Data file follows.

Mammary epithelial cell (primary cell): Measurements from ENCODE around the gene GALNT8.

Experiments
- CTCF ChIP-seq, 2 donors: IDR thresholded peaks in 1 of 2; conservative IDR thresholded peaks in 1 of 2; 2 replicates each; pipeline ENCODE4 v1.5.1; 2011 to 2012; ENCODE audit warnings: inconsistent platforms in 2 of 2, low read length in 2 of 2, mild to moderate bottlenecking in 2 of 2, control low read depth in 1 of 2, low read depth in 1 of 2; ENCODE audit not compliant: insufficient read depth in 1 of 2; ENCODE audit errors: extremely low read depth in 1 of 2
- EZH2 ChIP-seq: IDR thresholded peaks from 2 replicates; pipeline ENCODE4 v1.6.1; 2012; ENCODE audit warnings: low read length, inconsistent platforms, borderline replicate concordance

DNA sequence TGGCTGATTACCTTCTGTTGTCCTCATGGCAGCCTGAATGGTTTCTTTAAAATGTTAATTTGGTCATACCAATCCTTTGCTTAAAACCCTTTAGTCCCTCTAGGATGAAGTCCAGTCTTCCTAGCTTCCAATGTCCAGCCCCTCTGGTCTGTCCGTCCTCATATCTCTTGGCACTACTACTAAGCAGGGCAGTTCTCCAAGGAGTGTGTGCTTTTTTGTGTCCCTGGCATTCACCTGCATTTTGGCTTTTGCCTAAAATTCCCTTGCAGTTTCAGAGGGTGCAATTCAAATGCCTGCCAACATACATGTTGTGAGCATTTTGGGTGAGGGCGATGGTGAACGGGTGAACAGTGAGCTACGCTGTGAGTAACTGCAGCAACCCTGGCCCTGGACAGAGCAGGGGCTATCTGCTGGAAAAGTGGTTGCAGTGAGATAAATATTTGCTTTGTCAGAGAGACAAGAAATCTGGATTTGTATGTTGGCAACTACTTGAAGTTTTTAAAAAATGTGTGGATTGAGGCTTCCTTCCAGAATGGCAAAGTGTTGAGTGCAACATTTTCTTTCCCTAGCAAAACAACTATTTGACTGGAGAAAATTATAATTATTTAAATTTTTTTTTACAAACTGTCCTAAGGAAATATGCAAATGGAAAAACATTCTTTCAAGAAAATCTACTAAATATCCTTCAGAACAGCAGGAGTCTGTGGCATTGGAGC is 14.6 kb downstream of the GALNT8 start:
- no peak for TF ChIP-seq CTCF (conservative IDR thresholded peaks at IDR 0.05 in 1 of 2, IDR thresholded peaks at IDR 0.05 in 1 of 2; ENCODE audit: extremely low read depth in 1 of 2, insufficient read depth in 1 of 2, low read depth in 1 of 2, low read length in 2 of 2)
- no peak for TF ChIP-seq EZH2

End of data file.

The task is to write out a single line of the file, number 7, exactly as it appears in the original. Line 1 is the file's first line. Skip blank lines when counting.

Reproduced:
- no peak for TF ChIP-seq EZH2